VIENNA — countries decided at their meeting here on Thursday to make no change in their levels of production, citing the recent rise in prices and signs that the global petroleum glut might be easing.
But the markets apparently took the news as a sign that the 13-nation Organization of the Petroleum Exporting Countries remains unable to coordinate its policies. The price of West Texas Intermediate oil, a global benchmark, was down more than 1.8 percent on the news, to about $48 a barrel. It had recently been trading above $50.
The group did select a new secretary general, Mohammed Barkindo, a Nigerian oil official. He replaces Abdalla Salem el-Badri of Libya, who had long served in an interim capacity.
“We chose a new secretary general — that’s pretty good,” the Venezuelan oil minister, Eulogio Del Pino, said sarcastically. Venezuela is among the OPEC members urging the group to freeze or lower production levels, to shore up prices.
But analysts have said a production ceiling alone would be of limited value in regulating OPEC output and setting market prices. That is because many of the biggest producers, including Saudi Arabia, are already pumping near top capacity.
And unless individual countries are assigned production quotas, members might have little incentive to alter their output.
“Without a quota system, there is no way to assess each country’s contribution to the total” said Bill Farren-Price, chief of Petroleum Policy Intelligence, a market research firm based in Winchester, England. “It is, therefore, pretty meaningless.”
The apparent lack of resolve came as OPEC’s de facto leader, Saudi Arabia, has been trying to urge the group to restore its former market discipline. Under their new oil minister, Khalid al-Falih, the Saudis appeared at the meeting to be trying to mend fences with fellow OPEC members.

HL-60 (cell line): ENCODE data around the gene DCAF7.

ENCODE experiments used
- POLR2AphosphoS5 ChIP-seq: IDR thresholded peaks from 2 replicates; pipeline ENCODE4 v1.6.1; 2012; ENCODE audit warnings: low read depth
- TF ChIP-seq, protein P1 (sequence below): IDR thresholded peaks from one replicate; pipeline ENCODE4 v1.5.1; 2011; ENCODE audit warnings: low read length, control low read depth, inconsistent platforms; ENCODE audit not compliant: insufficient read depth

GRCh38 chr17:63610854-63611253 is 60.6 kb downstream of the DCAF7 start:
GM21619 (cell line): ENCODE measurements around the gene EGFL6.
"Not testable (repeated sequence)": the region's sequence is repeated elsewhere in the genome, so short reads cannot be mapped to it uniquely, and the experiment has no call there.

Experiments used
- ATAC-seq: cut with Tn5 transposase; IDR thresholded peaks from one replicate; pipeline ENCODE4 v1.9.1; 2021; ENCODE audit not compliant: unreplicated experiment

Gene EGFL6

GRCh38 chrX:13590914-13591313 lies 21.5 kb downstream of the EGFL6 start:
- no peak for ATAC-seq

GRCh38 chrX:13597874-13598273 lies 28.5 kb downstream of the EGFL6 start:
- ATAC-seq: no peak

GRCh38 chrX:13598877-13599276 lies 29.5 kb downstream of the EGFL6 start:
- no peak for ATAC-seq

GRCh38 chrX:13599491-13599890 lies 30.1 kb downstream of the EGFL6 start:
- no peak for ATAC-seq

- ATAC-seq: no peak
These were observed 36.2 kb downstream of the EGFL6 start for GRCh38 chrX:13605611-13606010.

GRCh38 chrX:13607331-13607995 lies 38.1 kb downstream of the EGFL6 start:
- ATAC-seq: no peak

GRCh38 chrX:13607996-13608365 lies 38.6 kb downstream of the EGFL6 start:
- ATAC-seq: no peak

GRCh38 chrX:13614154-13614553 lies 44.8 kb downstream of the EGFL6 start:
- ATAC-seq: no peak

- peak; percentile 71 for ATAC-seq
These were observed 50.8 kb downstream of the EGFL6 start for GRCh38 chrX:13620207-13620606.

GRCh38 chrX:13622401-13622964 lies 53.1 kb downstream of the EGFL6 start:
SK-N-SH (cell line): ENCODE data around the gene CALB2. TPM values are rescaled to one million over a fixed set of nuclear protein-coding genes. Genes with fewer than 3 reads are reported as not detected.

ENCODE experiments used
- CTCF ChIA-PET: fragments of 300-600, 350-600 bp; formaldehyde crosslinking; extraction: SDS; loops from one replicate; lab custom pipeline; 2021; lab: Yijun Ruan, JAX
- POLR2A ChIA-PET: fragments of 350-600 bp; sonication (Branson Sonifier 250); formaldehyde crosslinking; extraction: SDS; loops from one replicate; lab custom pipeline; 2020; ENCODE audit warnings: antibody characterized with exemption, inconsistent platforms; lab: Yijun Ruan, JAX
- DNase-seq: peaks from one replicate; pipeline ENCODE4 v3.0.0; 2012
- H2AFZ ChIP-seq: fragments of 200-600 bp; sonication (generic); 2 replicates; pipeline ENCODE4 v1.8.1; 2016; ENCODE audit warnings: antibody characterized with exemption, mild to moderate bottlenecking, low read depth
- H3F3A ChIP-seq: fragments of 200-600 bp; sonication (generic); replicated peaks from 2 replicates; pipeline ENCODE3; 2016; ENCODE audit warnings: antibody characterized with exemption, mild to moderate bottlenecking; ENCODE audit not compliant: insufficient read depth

Mr. Falih arrived here on Monday, before the OPEC gathering got underway, and had been meeting at his hotel with officials from other members of the cartel. Those include Mr. Del Pino, the Venezuelan oil minister.
Mr. Falih has apparently been trying to calm members’ fears about recent comments by Saudi Arabia’s deputy crown prince, Mohammed bin Salman. The prince had raised the specter of a further oil glut by saying the kingdom could easily raise production.
To the broader global audience, Mr. Falih’s goal appeared to be to restore at least some credibility to OPEC. The group had seemed to stumble into disarray at an April meeting in Doha, Qatar, when it tried but failed to reach a deal with major players outside the organization, including Russia, to freeze production.
Ali bin Ibrahim al-Naimi, the previous Saudi oil minister, had initially supported such a freeze. But he was told by his bosses in Riyadh not to pursue the deal because Iran — a fellow OPEC member and a bitter geopolitical rival of the Saudis — had refused to participate.
As a result, the Saudis now sometimes appear to have conflicting objectives. They seem no longer to want the role of central banker to the oil markets, balancing supply and demand. But despite the recent rally in oil prices, they were apparently shocked by the consequences of their refusal to impose market discipline, which led to crude’s dropping below $30 a barrel in January.
“The Saudis are optimizing for a world in which prices go through big swings, ” said Robert McNally, a former White House energy adviser who is now the president of Rapidan Group, a Maryland-based market research firm, “Yet they want to retain some sense of stability provided by OPEC.”
Mr. McNally said those two objectives were “completely contradictory” and that “boom and bust cycles” were the likely outcome “when there is no one balancing the markets.”
Since late 2014, the Saudis have adopted a strategy of leaving prices to the market, to the dismay of some other OPEC members. The Saudis, who have very low production costs, calculated that lower prices would squeeze out some of their higher-cost rivals including shale oil producers in the United States.
In a sense, the strategy has worked. Oil companies have slashed or postponed hundreds of billions of dollars of investment in new oil and gas projects, and shale oil production in the United States is beginning to decline.
“It has taken longer and involved a lower price than they would have thought, but it is working,” said Jason Bordoff, a former White House energy adviser who is now director of the Center on Global Energy Policy at Columbia University.